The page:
Is it odd that Van der Valk, a show about a detective in Amsterdam, is written by a Brit and the stars are all British? Maybe, but this Masterpiece Theater program, available through Amazon prime, is a hit. Originally shown in England over five years from 1972 to 1992, this Van der Velk is a reboot of the first novel by Nicolas Freeling entitled Love in Amsterdam. Over six episodes, approximately 45 minutes per, Piet Van der Valk and team solve multiple murders in each of three cases.
Amsterdam is another lovely European city and Van der Valk does it justice. Piet is a prickly, secretive, lead detective with lots of history. Coroners in TV series tend to be an unconventional lot, but I’m not sure we’ve ever met one quite like Hendrik Davie. Job Clooves, the unwanted new guy, is brilliant with stats and fashion. Will he ever earn praise from Piet? Overall, these crime stories are well-done, the first story with a very clever twist at the end. I give Van der Valk 4.0 Gavels and it receives a 77% Rotten Tomatoes rating with a 6.5 IMDb score.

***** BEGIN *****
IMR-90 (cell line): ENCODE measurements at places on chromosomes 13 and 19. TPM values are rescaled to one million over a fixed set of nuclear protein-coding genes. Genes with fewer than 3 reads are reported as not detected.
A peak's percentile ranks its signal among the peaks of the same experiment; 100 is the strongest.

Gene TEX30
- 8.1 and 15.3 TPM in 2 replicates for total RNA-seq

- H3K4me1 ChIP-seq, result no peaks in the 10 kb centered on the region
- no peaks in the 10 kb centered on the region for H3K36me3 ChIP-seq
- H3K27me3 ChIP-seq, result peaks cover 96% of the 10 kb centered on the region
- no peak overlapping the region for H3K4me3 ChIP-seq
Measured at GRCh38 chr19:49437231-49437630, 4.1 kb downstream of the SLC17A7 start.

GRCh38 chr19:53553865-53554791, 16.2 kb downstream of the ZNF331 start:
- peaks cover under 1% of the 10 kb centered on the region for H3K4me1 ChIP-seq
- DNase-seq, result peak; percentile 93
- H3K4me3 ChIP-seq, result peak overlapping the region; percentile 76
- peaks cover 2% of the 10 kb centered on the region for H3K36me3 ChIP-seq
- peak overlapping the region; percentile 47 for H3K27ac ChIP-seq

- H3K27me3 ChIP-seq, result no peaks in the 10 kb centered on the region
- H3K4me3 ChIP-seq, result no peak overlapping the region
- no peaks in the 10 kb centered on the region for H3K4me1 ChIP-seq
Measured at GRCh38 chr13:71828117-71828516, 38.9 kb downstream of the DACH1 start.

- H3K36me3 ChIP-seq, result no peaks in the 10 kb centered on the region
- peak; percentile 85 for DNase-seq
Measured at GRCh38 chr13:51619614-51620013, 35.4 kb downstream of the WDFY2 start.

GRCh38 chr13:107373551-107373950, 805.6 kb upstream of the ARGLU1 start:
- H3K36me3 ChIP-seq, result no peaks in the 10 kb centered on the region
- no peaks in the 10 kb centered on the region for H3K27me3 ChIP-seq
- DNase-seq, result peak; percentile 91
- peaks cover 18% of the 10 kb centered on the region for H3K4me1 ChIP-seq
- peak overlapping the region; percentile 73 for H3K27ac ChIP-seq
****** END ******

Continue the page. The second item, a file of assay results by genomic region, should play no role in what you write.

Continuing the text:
Someone dumps two dead bodies in Amsterdam. One worked closely on a political campaign against a right-wing candidate, de Klerk. Notably his parents were in the inner circle of de Klerk. Then, his friend also disappears. Pressure is on Van der Valk to tread carefully.
In the second case, a Muslim female and a nun share an interest in religious erotica. When one ends up dead, there are no shortages of suspects. Finally, in case three, a vlogger of ethics in fashion is murdered. In addition, a corrupt officer put in prison by Piet, and his boss, is up for parole. Revenge rears its ugly head!
Marc Warren plays the cynical Piet Van der Valk. Clearly “wounded” by the loss of the love of his life, he has little time for nonsense. Maimie McCoy, his second in command as Lucienne, has his back, and he has hers. You’ve seen Mamie in Grantchester, Endeavor, and DCI Banks.
Van der Valk is a typical crime drama series, unlike Manhunt which is based on actual events. So, Piet can say “I think all politicians should be shot” without fear of getting the pink slip. The relationship of Piet with his boss, Julia, and subordinate, Lucienne, is somewhat unusual. The closeness borders on the sexual, but never crosses the line. Discovering their history is just part of the fun.
The Wall Street Journal seems infatuated claiming “sex is ultimately behind everything. Love is elusive. The plotlines are serpentine. Following them is a fine way of spending part of one’s Sunday night.” Reason Online adds “Van der Valk is a pure, hard-boiled throwback to the days of Mickey Spillane and Jim Thompson.” Rated PG-13, this is not an Amsterdam sex and drugs show. Rather, it’s just another fine series from a line of fine programs from Masterpiece Theater.